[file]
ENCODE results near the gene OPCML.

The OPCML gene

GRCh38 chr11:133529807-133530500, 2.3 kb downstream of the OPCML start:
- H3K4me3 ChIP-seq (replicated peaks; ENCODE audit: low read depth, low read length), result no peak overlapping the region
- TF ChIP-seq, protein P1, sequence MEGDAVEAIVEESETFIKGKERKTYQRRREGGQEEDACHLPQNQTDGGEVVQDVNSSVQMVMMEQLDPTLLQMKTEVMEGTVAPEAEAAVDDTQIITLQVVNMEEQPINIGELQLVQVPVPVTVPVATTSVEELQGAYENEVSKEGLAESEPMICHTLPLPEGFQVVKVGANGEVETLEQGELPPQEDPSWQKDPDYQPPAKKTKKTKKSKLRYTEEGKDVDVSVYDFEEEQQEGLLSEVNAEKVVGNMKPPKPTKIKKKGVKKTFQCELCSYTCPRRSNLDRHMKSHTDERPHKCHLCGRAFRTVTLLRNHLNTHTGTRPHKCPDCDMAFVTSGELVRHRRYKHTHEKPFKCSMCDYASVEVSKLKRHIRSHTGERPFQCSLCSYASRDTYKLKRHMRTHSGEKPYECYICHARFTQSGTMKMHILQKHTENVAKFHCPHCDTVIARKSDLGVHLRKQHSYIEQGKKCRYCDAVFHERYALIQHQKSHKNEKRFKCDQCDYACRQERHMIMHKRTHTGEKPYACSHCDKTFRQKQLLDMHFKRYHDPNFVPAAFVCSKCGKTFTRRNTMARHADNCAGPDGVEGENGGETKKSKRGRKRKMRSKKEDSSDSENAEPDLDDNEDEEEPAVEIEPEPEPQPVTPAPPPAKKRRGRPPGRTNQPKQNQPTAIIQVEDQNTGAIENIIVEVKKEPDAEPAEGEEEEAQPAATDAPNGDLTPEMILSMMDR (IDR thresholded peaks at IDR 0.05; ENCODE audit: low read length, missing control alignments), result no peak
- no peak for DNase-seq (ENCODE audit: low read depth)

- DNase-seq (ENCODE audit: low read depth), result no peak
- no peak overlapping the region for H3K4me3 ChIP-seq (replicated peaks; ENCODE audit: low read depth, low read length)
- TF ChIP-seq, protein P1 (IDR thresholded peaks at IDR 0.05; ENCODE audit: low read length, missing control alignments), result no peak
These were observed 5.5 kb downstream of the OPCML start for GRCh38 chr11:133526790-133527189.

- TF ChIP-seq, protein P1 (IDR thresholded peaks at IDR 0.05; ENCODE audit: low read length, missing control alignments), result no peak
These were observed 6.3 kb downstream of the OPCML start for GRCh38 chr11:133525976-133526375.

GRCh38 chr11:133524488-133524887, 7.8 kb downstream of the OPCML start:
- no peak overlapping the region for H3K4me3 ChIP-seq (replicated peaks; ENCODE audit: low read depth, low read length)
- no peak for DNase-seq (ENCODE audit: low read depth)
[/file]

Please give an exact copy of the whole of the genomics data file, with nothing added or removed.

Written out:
ENCODE results near the gene OPCML.

The OPCML gene

GRCh38 chr11:133529807-133530500, 2.3 kb downstream of the OPCML start:
- H3K4me3 ChIP-seq (replicated peaks; ENCODE audit: low read depth, low read length), result no peak overlapping the region
- TF ChIP-seq, protein P1, sequence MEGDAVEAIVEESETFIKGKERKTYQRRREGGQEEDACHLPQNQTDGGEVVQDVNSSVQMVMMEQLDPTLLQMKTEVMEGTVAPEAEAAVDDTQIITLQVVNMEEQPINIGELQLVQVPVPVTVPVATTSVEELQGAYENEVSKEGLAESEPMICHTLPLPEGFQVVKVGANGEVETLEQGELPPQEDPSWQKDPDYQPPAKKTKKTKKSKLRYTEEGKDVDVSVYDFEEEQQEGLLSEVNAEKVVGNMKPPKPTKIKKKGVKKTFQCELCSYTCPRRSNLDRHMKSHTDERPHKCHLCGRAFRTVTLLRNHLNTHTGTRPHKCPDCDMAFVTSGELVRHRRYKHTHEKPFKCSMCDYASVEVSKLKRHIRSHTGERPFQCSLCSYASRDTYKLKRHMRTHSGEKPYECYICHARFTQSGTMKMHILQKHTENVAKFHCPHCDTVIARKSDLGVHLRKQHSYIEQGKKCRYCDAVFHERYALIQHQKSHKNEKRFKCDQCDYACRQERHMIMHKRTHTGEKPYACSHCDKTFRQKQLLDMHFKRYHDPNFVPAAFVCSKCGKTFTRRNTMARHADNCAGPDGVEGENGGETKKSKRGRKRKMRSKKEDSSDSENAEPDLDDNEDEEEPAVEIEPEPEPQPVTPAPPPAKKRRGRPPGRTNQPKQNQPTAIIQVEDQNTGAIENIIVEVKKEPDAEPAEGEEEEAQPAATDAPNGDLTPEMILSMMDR (IDR thresholded peaks at IDR 0.05; ENCODE audit: low read length, missing control alignments), result no peak
- no peak for DNase-seq (ENCODE audit: low read depth)

- DNase-seq (ENCODE audit: low read depth), result no peak
- no peak overlapping the region for H3K4me3 ChIP-seq (replicated peaks; ENCODE audit: low read depth, low read length)
- TF ChIP-seq, protein P1 (IDR thresholded peaks at IDR 0.05; ENCODE audit: low read length, missing control alignments), result no peak
These were observed 5.5 kb downstream of the OPCML start for GRCh38 chr11:133526790-133527189.

- TF ChIP-seq, protein P1 (IDR thresholded peaks at IDR 0.05; ENCODE audit: low read length, missing control alignments), result no peak
These were observed 6.3 kb downstream of the OPCML start for GRCh38 chr11:133525976-133526375.

GRCh38 chr11:133524488-133524887, 7.8 kb downstream of the OPCML start:
- no peak overlapping the region for H3K4me3 ChIP-seq (replicated peaks; ENCODE audit: low read depth, low read length)
- no peak for DNase-seq (ENCODE audit: low read depth)